For the writer, physical appearance and personal hygiene are annoying bugbears, superficial burdens, the petty concerns of plebeians. Writers should always look shabby and malnourished. They have just three fashion essentials: black trench coat, moleskin notebook and a pair of dirty boots with holes in the soles. (Wayfarer Ray Bans optional.) You can tell a true writer from the hungry gleam in his red-rimmed eyes, his shaking hands and twitchy feet. He smells of damp and sweat and cigarettes; his clothes are crumpled, his fingers ink-stained, his hair unwashed. The fouler one’s visage and scent, the greater the writer.
4. Your Lovers
In general, writers are much better at writing about love than actually doing it. They are addicted to the idea of romance but too self-centred to properly invest. Most often they tirelessly chase a string of idealised objectifications of their own dark, twisted psyche, masochistically soaking up every ounce of emotional pain they can inflict upon themselves. While they may occasionally wax lyrical on the vast and epic nature of the human heart, real writers have little concept of what an adult relationship entails. Too much work. Love is merely an artistic abstract, like pointillism, or Jesus.
5. Your Family
If you’re a proper writer, your beleaguered family will no doubt be selflessly nurturing your grandiose sense of your own ability, encouraging you by suggesting that you might be truly great one day, like Dostoevsky or J.K. Rowling. Writers treat their families like slaves in order to dedicate themselves to greater things, leeching off them until drained of all money and hope, only to promise to pay them back via some insincere dedication in the acknowledgements of an unwritten book.
In certain cases, writers transform their families into a cast of psychological horror monsters, whose bizarre upbringing is ultimately responsible for the human stain they have become. They have a whole menagerie of Daddy issues, abandonment theories and Middle Child syndromes. Like I said, the more fucked-up you can become over what life dealt you, the better. If God hands you lemons, slice them up and pour their acid juice directly into your eyes. That sort of thing.
6. Your Friends
Writers don’t really need friends, but they do like to go to parties and fancy dinners where they can monopolise conversation. Writers instead amass large circles of acquaintances, all of whom can feed their insatiable need for validation without requiring any kind of commitment from them in return. If writers do have friends, they should expect to have their ideas stolen or mocked, or have themselves turned into unflattering caricatures. At the very least, they should expect to talk about themselves little in the company of said writer.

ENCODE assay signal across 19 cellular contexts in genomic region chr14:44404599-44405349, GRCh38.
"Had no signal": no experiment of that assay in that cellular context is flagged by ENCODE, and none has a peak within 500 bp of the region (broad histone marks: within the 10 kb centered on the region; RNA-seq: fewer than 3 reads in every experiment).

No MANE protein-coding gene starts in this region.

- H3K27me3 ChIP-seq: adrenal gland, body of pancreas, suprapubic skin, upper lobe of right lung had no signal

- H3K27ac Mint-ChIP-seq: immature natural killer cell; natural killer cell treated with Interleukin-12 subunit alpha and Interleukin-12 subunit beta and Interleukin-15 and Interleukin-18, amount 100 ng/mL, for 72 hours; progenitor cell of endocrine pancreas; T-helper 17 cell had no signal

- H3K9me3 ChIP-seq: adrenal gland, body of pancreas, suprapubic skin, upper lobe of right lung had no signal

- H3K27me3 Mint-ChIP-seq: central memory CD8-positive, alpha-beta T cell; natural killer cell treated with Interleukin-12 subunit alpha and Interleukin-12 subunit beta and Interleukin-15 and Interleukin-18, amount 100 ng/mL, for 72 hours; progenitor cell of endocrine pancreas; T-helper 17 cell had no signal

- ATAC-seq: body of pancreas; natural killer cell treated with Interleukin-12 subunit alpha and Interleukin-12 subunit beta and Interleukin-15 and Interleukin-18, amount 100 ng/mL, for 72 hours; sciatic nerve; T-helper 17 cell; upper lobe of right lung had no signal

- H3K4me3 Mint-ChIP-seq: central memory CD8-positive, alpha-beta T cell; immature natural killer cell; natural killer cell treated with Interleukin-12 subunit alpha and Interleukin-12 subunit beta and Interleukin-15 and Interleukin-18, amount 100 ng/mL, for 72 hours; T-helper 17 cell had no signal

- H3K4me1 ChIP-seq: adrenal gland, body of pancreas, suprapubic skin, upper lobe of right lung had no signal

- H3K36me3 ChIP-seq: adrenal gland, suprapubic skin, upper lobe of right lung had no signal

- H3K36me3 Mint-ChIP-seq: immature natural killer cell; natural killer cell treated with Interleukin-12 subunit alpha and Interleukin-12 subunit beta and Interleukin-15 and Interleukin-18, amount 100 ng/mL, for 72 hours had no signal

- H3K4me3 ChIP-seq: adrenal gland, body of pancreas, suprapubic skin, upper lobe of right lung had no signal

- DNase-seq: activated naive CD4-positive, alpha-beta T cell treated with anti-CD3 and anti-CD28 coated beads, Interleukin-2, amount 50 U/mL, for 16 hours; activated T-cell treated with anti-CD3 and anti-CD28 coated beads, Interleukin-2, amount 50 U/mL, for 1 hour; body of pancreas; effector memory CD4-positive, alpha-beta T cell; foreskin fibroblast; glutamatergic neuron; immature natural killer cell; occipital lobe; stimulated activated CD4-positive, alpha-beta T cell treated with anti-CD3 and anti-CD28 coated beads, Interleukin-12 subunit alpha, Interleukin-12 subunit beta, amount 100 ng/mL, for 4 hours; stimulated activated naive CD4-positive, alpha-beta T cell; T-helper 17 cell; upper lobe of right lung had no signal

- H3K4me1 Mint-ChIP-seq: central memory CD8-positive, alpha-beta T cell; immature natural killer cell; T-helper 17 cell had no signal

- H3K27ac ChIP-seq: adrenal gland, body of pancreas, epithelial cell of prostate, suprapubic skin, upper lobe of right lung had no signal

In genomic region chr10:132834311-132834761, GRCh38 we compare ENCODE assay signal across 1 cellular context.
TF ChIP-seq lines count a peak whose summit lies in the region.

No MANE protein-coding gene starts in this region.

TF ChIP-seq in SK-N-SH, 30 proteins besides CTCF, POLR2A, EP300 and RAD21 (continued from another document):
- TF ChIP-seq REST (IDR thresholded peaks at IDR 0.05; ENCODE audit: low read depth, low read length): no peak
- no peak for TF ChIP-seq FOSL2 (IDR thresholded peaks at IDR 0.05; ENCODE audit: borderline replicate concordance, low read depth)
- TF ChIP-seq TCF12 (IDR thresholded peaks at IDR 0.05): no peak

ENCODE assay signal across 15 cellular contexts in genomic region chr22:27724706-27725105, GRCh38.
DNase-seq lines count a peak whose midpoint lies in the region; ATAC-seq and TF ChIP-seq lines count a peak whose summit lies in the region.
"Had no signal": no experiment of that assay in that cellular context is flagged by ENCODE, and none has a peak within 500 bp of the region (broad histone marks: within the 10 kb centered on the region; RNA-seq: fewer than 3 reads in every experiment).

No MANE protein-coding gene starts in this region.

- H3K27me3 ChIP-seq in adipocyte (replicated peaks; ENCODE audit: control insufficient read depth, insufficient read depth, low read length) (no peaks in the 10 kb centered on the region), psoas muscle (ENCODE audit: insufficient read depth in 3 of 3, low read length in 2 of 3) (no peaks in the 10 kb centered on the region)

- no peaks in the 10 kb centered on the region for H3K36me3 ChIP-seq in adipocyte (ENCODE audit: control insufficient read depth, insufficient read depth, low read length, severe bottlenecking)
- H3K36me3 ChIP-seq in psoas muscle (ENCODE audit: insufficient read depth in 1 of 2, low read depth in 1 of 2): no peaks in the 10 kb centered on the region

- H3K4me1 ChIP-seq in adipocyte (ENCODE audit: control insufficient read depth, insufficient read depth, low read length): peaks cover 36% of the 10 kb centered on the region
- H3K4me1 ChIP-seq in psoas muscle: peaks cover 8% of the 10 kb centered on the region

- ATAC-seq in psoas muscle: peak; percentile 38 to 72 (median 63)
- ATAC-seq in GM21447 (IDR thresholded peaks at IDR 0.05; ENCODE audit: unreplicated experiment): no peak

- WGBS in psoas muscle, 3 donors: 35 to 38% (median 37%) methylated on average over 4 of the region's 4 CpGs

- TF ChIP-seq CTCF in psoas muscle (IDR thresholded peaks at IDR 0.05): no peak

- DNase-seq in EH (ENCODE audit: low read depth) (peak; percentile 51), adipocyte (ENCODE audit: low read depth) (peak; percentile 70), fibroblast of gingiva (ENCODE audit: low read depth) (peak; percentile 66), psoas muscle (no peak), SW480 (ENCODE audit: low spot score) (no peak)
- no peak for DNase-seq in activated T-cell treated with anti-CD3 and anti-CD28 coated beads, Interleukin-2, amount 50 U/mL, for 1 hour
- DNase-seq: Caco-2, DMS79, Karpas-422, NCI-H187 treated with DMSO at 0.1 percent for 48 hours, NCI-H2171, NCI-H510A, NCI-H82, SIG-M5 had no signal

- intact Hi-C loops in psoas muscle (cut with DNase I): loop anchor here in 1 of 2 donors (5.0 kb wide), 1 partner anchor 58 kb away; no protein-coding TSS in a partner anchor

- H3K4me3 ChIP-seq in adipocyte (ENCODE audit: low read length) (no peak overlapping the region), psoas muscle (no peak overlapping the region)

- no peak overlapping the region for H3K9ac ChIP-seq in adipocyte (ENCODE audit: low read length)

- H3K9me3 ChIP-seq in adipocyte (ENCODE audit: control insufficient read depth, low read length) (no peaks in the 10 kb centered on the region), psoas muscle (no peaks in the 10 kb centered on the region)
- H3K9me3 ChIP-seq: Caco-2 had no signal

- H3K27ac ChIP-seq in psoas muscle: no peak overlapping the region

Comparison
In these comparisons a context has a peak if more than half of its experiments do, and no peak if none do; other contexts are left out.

7. Your Personal Space
All writers need a place to write, a ‘Room of One’s Own’, but it is what you do with it that defines your true potential. Proper writers live in squalid caves in the middle of vast forests, heating themselves by burning book-fires and lighting waxy, atmospheric candles. If your personal space is clean and tidy, ask yourself how you are possibly supposed to derive inspiration from it? There is nothing literary about good domestic skills. Instead, you should allow your garbage to pile up and fester, so that you might see patterns in its putrid chaos. Your house or room should be a reflection of the state of your mind, therefore it must be as disgusting, confusing and shocking as is humanly achievable. Also, you should get a cat. All good writers have a cat.
8. Your Finances
Writers never have any money, even when they are very famous, therefore they are never expected to pay for anything. The more penniless you are, the more people will admire your dedication to your art. Make it a habit to beg, borrow and steal from friends. If they protest, make them feel guilty for not supporting your dreams, or accuse them of being jealous.
There are many ways for writers to make money, but writers are also very lazy people. As such, it is pertinent to refer back to the ‘Lifestyle’ section, where criminality is suggested as a choice life path for literary types. Not only will selling drugs and your vagina pay your rent, it will give you good fodder for dinner party anecdotes, or that novel you’re never actually going to write.
Remember: the bigger disaster you are, and the more unpleasant your personal conduct, the more interesting you will be to the legions of readers that undoubtedly await. Think of any famous author – Dickens, Shakespeare, Hardy, Rushdie, Maya Angelou… What do they have in common if not for being ginormous asshats?
Think on that.